|The schools in the Lobone area directly benefit 2,200 students and 58 teachers, and also bring indirect benefits to thousands more in these communities. (Christian Fuchs - JRS/USA)|
(Washington, D.C.) Aug. 17, 2010 – In January, Southern Sudan will hold a referendum to choose independence from or unity with the north. The conduct, result, and aftermath of the vote will determine the direction of Southern Sudan's future and the prospects for sustained peace in the region. During this uncertain period, Jesuit Refugee Service (JRS) continues to accompany the people of Southern Sudan with programs that make schools the heart of new and restored communities, as focal points for hope for a better future and centers for peace building activities.
After a generation of civil war, the signing of a Comprehensive Peace Agreement on January 9, 2005, ended armed hostilities between the Sudan People’s Liberation Movement and the Government of Sudan.
During the civil war, Southern Sudanese refugees eagerly sought education for their children in affirmation of their hope for a better future amidst desperate circumstances. Parents in camps in Uganda and Kenya understood that without education their children would become a lost generation. The schools operated by JRS in these camps gave the Southern Sudanese valuable basic skills and a sense of dignity and normalcy during their displacement. When return to Southern Sudan became possible, many families delayed their departure until the end of the school year, and sought assurance that their children’s education could continue “back home.” Working with UN agencies and the Southern Sudanese government, JRS anticipated these needs and worked to renovate and staff schools in locations targeted for repatriation.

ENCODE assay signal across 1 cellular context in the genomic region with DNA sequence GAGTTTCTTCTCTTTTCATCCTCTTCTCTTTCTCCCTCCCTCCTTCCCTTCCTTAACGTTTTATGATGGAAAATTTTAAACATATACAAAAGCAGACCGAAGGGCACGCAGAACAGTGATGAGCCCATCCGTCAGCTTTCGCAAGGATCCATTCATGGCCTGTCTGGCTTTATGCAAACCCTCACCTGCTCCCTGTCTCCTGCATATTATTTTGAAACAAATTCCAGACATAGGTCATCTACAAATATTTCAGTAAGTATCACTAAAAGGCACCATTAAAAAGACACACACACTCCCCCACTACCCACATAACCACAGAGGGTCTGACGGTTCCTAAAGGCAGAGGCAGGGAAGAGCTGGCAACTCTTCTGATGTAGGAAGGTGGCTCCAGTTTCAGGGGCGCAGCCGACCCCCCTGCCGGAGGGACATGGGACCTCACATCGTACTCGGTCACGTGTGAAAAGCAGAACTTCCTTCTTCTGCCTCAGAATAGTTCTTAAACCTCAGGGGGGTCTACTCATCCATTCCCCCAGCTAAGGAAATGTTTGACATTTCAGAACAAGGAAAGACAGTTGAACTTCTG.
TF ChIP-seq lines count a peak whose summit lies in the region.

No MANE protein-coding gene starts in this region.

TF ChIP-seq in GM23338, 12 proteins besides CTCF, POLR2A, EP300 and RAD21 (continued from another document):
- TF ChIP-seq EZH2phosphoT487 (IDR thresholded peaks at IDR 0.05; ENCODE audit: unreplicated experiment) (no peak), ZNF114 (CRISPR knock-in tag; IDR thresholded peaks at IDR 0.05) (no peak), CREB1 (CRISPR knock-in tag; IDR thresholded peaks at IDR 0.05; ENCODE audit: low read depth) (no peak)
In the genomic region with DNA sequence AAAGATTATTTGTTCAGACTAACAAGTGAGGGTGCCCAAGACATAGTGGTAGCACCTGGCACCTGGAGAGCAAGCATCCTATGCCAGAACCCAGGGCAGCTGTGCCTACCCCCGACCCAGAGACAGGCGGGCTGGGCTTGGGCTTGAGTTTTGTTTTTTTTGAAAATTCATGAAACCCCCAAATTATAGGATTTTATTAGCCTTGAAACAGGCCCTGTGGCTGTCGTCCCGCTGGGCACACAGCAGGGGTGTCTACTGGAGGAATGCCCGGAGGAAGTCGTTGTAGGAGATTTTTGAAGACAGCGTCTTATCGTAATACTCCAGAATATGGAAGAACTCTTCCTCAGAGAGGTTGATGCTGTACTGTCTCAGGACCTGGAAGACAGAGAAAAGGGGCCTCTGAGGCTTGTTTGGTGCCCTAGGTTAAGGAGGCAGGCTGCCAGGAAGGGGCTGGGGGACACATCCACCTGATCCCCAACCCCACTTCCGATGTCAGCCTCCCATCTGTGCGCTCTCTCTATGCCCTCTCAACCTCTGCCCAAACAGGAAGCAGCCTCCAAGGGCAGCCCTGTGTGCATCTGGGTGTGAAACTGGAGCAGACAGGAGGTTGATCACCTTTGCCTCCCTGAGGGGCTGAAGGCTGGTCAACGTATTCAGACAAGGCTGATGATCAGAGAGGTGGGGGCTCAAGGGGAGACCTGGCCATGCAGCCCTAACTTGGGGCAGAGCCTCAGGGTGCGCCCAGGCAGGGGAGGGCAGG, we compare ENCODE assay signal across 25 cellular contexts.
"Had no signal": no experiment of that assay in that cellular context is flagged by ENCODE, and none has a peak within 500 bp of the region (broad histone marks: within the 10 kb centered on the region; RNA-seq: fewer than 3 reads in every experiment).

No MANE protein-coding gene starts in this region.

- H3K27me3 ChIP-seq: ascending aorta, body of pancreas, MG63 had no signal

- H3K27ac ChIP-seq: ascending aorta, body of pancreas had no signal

JRS saw a clear need to continue the educational projects it had begun in the refugee camps so as to meet the needs of returnees. At the invitation of returnee communities, JRS began education projects in and around the towns of Nimule, Lobone, Kajo Keji, and Yei. The trust created through many years of previous interaction has allowed JRS to foster community involvement in the schools, including school management committees, parent teacher associations, and cultural activities. JRS considers these programs an opportunity for returned refugees to experience the full benefits of peace while preparing for an independent future.
“Education in Southern Sudan is important because it is through education that we can sustain peace,” said JRS Lobone Project Director Lam Leone Ferem.
Read the full story about the JRS programs in Southern Sudan here.
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